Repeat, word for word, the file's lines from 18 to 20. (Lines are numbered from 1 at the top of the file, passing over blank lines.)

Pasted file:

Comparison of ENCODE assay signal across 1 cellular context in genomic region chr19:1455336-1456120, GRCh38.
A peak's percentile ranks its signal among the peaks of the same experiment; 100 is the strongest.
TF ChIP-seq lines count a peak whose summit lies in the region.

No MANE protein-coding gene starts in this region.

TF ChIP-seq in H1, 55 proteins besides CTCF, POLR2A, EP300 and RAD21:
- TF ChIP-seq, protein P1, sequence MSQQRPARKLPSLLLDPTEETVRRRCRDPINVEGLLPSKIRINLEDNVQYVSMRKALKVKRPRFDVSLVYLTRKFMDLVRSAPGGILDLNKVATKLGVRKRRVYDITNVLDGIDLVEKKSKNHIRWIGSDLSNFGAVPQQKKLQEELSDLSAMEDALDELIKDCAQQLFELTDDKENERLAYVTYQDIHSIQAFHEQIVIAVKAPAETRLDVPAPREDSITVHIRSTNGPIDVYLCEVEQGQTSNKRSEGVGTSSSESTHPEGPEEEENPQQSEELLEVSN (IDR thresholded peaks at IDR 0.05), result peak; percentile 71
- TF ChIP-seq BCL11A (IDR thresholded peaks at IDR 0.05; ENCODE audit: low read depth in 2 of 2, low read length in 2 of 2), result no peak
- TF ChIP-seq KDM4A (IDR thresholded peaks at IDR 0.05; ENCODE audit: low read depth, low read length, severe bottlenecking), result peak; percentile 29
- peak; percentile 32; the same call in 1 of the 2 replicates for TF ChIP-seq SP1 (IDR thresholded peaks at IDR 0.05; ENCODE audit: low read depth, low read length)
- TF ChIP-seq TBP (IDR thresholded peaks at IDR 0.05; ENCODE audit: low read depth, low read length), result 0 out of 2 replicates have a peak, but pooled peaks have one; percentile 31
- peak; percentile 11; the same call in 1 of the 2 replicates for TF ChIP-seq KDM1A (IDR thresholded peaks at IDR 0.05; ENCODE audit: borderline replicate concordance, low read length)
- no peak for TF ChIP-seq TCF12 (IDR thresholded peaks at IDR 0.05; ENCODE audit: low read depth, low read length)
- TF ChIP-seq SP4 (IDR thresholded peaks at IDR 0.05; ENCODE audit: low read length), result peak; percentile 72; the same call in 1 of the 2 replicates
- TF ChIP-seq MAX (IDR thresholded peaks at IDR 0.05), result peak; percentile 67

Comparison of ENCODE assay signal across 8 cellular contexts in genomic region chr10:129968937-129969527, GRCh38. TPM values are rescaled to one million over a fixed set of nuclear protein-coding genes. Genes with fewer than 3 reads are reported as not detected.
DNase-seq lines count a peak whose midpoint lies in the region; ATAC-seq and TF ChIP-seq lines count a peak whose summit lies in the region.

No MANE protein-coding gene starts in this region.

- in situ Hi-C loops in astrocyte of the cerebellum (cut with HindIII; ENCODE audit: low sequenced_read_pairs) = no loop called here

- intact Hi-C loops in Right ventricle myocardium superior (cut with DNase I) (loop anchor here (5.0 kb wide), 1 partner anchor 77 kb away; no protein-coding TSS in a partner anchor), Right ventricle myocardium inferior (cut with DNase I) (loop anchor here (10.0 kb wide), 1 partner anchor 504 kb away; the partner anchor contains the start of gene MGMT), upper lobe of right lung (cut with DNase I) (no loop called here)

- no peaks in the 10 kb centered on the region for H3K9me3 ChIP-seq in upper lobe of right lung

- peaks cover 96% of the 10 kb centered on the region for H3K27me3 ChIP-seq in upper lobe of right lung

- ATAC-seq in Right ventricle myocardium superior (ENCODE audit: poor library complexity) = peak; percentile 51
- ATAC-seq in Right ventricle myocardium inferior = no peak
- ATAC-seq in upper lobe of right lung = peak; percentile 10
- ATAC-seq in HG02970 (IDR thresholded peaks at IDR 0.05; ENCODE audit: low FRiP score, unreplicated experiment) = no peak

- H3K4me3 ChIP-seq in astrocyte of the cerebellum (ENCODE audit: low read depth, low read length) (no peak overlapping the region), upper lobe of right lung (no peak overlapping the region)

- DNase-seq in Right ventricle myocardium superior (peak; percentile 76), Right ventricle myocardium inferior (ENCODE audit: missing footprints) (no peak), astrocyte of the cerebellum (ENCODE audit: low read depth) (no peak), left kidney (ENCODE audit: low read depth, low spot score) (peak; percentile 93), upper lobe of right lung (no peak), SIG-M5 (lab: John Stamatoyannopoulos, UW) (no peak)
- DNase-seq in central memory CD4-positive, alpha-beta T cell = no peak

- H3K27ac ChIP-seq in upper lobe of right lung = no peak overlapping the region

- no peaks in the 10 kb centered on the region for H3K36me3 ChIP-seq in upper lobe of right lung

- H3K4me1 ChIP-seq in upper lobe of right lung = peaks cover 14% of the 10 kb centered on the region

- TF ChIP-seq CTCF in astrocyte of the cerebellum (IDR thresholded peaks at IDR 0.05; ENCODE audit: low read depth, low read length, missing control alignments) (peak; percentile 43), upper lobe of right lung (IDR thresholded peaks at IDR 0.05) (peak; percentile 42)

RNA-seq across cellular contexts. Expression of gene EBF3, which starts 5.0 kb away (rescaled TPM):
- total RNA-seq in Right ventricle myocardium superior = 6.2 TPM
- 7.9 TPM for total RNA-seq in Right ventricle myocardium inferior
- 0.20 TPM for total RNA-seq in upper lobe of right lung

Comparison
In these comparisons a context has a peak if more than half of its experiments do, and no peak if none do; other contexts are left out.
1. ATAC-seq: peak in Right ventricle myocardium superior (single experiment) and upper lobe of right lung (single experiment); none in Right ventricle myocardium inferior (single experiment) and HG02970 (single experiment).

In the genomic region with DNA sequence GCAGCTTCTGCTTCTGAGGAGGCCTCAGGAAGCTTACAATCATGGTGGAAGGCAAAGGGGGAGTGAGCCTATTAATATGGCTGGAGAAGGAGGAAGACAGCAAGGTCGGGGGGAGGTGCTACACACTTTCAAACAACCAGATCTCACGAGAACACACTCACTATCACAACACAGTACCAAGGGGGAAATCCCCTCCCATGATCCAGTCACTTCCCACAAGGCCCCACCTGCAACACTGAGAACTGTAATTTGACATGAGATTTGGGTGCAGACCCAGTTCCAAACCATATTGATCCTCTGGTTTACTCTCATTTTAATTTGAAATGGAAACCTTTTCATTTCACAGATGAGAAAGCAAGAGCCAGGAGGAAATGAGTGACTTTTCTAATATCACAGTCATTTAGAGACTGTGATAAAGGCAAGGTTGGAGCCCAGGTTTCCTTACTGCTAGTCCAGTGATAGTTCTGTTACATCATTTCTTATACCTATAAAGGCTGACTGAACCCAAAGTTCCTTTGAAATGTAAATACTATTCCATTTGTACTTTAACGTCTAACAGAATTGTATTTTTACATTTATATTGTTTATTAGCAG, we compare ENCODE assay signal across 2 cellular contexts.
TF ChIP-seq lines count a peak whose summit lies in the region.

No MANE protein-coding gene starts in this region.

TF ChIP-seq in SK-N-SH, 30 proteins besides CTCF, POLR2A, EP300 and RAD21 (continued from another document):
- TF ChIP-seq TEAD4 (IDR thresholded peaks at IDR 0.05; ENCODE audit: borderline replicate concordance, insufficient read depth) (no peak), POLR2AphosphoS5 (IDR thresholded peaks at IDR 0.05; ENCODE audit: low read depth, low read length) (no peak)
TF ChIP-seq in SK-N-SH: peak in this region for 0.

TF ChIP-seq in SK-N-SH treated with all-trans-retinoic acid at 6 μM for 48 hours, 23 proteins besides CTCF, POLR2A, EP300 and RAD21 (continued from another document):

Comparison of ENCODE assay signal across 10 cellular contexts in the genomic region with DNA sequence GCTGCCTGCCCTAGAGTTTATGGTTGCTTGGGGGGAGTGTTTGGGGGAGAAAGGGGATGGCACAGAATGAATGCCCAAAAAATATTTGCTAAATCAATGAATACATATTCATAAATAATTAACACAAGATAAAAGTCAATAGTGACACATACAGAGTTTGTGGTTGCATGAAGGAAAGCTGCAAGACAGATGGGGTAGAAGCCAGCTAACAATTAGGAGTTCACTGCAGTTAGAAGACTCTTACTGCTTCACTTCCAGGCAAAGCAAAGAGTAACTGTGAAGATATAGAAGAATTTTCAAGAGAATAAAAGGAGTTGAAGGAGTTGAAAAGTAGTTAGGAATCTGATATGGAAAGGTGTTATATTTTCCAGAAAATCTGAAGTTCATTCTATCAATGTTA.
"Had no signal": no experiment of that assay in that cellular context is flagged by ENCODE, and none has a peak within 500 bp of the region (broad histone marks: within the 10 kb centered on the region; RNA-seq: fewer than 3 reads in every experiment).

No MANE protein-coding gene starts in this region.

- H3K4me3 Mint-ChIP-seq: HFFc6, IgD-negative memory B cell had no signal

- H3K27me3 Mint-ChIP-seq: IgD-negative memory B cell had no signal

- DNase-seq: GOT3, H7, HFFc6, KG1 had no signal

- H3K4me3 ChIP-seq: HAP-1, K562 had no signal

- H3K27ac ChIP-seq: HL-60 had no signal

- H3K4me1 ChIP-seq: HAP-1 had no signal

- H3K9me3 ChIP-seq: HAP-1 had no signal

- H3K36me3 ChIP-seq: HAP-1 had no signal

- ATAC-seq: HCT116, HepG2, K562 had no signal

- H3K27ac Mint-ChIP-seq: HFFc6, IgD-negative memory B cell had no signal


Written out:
- in situ Hi-C loops in astrocyte of the cerebellum (cut with HindIII; ENCODE audit: low sequenced_read_pairs) = no loop called here

- intact Hi-C loops in Right ventricle myocardium superior (cut with DNase I) (loop anchor here (5.0 kb wide), 1 partner anchor 77 kb away; no protein-coding TSS in a partner anchor), Right ventricle myocardium inferior (cut with DNase I) (loop anchor here (10.0 kb wide), 1 partner anchor 504 kb away; the partner anchor contains the start of gene MGMT), upper lobe of right lung (cut with DNase I) (no loop called here)

- no peaks in the 10 kb centered on the region for H3K9me3 ChIP-seq in upper lobe of right lung